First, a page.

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Periodontist Referral Dilemma

I had a patient I have been seeing for years that suddenly had 2-3 mm increases in pocket depths on her lower right with bleeding. I wanted to do scaling and root planing, but I also wanted to have a periodontist take a look due to the sudden nature of the changes (see if surgery was required, etc). We have a periodontist that we regularly refer patients to, however she is a little far from our office. This patient wanted someone closer by, so we decided to try a new periodontist who just bought a practice from a retiring periodontist in town. Long story short, scaling and root planing was recommended, no surgery or anything. The patient decided that if we could do the scaling in our office, she would rather do that because she is comfortable here and didn’t get a really good “vibe” from their office. Both our office and the patient tried to contact the periodontist several times for a report of their findings, and got nowhere (very unusual with specialists in our area). Finally, after several weeks, the office manager at the periodontist’s office and the Doctor herself called the patient via speakerphone and gave her a very hard time about not doing the scaling there. They told her that once she was referred to them, “the money should stay” in their office, and that it was like consulting with an interior decorator and then just stealing her ideas. They told her that we shouldn’t need any feedback from their office at all, and that if we needed a report from them, we had no idea what we were doing and shouldn’t clean her teeth anyways. Obviously, this is all second hand, so I have tried to call their office to clear things up and get sent to their voicemail, no returned calls. This is odd, right? The periodontist we regularly work with has told our long time patients that they are more than welcome to do their scaling and root planing at our office if they are more comfortable. Are we in the wrong for telling the patient in this case that would be okay?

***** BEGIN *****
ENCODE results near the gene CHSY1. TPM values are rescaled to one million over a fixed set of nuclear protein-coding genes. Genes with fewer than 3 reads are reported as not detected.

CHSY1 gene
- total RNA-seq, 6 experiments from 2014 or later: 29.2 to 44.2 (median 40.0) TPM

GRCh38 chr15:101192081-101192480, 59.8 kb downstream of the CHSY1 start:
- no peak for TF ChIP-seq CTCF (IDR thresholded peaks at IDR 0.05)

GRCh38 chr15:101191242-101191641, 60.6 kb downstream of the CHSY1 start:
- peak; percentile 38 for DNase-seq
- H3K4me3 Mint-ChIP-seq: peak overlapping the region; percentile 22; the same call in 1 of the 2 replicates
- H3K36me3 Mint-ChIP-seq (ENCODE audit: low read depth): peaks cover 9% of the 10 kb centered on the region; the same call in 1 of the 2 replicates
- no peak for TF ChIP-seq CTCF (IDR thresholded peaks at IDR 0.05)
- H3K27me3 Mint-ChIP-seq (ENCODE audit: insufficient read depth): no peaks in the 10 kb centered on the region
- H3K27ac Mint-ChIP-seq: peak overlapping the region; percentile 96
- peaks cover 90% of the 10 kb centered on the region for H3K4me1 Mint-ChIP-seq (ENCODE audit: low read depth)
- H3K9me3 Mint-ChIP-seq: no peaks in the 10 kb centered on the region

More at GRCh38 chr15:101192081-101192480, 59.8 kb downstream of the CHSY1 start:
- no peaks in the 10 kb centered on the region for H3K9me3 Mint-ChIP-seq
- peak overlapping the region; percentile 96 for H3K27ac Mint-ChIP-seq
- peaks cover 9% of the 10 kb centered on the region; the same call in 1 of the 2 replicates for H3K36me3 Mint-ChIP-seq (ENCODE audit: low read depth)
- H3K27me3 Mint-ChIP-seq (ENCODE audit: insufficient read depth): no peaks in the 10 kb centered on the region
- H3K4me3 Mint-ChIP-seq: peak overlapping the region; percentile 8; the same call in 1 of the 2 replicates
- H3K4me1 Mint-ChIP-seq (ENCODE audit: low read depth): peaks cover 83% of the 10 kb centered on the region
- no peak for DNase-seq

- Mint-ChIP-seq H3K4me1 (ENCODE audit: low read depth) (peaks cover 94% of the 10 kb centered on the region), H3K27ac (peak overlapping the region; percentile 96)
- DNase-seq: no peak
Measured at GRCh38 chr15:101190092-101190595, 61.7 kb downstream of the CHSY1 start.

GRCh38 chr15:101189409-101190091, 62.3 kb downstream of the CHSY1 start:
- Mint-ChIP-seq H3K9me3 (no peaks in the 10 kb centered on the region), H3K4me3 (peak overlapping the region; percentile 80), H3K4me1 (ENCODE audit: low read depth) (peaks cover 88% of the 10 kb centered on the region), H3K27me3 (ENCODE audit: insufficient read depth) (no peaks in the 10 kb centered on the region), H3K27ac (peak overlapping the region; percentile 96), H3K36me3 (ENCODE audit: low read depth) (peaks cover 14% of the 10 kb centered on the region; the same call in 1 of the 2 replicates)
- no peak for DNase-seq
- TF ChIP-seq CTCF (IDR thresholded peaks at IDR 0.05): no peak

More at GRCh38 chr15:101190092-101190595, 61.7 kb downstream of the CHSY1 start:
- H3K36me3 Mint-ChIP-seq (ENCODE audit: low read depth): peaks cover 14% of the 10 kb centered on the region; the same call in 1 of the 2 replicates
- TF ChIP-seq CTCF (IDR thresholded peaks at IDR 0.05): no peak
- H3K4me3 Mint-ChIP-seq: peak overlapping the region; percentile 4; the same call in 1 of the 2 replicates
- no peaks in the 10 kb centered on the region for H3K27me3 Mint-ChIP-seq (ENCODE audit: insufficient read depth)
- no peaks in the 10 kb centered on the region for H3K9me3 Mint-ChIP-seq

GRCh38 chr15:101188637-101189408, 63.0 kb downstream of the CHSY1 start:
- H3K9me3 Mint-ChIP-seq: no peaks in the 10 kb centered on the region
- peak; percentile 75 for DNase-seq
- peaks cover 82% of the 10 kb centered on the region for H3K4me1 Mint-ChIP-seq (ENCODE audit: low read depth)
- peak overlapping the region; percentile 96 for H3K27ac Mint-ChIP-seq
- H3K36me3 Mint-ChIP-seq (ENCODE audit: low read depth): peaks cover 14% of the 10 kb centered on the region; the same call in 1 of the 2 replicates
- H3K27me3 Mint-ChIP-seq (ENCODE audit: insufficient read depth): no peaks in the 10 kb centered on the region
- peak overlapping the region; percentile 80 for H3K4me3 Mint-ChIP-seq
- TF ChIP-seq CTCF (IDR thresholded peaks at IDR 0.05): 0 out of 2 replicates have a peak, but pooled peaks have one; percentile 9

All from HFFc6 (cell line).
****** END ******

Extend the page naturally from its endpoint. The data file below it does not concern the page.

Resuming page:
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1 Answer

This does seem odd in my opinion! I have not had a periodontist unwilling to share records and/or information regarding a patient. If you don’t have open communication, how can you treat a patient comprehensively?! I find it unprofessional for the perio office to guilt the patient as well, not to mention not to return any phone calls (to you or the patient). Personally, I don’t think you are wrong for telling the patient it is okay for you to do SRPs, especially if the patient is most comfortable with you. Now, if the patient’s tissue is unresponsive, then it may be time to refer to a (different) periodontist. I also have to mention, based on the patient’s and your experience, I wouldn’t be referring to that particular periodontist any more!

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